'In order to decide this question, it will be necessary to look into the scheme of the Act. This Act was enacted to provide for the temporary postponement of execution of certain decrees of Civil Courts against agriculturists, and this Act provided for the postponement of execution of certain decrees and not all decree. Section 3 provides that the execution of any decree for money, if it is passed against an agriculturist, has to be stayed in the circumstance mentioned in sub-section (1) of that section, and the expression which calls for interpretation is the expression ' any decree for money'. If one looks at the decree which is put in execution in the present case, it will be clear that the decree-holder wants to execute that part of the decree which entitles him to recover a sum of Rupees 1240/3/0 from the judgment-debtor. The decree under execution is in two parts. The first part deals with the granting of a permanent injunction restraining the defendant from doing certain things. The second part of the decree entitled the decree-holder to recover a certain amount of money from doing certain things. The second part of the decree entitled the decree-holder to recover a certain amount of money from the defendant-judgment-debtor. The latter part of the decree, on a plain reading of the decree, is a decree for money entitling the decree-holder to recover the money from the judgment-debtor. The object of the Act was to prevent or to postpone the execution of certain decrees for payment of money. In order that the property of agriculturists may not be put in jeopardy during certain years of difficulty, this Act was passed. This Act was to apply to certain parts of the State, only in specified ciricumstnaces..............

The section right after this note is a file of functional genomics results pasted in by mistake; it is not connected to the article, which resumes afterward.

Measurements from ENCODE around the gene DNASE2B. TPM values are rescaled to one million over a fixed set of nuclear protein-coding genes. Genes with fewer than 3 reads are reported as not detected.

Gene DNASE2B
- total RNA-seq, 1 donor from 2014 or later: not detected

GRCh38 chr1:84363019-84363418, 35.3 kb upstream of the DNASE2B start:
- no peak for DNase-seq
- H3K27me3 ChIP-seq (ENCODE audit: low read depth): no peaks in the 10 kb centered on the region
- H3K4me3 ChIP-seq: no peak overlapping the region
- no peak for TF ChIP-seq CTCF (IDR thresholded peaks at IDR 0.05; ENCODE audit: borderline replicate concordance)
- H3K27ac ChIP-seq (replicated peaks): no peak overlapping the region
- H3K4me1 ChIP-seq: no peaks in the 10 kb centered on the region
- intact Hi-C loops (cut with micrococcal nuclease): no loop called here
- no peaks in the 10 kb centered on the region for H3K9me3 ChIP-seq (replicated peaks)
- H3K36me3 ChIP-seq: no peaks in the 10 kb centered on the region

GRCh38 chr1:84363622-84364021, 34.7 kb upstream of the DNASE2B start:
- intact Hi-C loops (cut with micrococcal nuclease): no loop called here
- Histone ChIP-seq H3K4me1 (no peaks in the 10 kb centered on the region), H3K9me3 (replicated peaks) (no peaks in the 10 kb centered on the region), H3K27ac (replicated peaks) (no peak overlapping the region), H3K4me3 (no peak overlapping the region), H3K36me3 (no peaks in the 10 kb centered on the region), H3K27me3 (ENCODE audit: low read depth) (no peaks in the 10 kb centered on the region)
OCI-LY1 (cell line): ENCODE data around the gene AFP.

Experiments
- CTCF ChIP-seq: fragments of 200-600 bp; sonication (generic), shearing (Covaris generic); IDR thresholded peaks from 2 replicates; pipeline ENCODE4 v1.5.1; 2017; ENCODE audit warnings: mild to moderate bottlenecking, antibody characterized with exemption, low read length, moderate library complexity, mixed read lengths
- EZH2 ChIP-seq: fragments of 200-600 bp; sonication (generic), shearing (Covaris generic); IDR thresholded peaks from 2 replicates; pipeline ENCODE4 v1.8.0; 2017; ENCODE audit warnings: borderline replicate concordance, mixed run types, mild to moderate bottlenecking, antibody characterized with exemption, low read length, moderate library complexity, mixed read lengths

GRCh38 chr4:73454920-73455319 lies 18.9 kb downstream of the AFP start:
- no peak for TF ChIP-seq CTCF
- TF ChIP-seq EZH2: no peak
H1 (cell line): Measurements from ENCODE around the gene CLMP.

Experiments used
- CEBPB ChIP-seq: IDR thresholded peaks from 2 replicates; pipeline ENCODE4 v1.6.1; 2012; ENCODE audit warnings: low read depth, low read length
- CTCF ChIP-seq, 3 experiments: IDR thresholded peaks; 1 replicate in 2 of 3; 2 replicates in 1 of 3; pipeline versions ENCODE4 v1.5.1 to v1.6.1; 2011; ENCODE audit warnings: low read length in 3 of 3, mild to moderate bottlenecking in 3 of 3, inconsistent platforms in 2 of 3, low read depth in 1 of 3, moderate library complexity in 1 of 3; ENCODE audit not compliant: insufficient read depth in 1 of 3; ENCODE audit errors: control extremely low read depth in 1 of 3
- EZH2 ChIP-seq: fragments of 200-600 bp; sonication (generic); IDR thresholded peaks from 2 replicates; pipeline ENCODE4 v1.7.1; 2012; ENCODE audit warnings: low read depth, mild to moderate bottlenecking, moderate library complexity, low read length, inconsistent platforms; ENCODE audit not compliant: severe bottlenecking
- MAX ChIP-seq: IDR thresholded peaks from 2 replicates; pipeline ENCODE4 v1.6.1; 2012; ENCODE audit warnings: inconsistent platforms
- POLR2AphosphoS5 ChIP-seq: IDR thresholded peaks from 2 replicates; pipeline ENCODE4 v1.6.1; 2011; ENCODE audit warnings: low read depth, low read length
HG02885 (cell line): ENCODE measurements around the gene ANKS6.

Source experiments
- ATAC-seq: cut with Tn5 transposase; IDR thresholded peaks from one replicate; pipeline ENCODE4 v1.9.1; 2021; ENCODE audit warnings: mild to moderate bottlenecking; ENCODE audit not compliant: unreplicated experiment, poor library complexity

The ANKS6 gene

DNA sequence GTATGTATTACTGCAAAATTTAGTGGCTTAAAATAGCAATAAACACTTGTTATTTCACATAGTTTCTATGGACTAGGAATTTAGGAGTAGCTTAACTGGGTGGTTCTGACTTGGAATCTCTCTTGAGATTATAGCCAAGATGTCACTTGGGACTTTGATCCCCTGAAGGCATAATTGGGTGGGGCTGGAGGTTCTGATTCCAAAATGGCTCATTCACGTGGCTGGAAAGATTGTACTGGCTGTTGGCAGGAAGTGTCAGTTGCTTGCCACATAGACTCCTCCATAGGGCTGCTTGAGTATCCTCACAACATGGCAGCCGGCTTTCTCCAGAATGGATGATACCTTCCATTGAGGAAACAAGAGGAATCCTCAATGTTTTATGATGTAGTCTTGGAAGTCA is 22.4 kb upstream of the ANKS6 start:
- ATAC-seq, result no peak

The Act provides for exceptions to the operation of Section 3 even regarding decrees for payment of money. Section 7 is an exception to sub-section (1) of Section 3. If the intention of the Legislature was that even decrees for payment of costs were not to be given the benefit of sub-section (1) of Section 3, the Legislature would have provided for this contingency by exemption the operation of sub-section (1) of Section 3 in respect of decrees for payment of costs, under Section 7. Section 7 provides that certain money decrees in spite of the fact that the judgment-debtors are agriculturists, will be put in execution and the judgment-debtor will not be entitled to the stay of proceedings under sub-section (1) of Section 3. In the instant case, the decree under execution being in two parts and one part being a decree for money, the defendant judgment-debtor is entitled to the benefit of sub-section (1) of Section 3 of the Act and the proceedings will have to be stayed under those provisions'.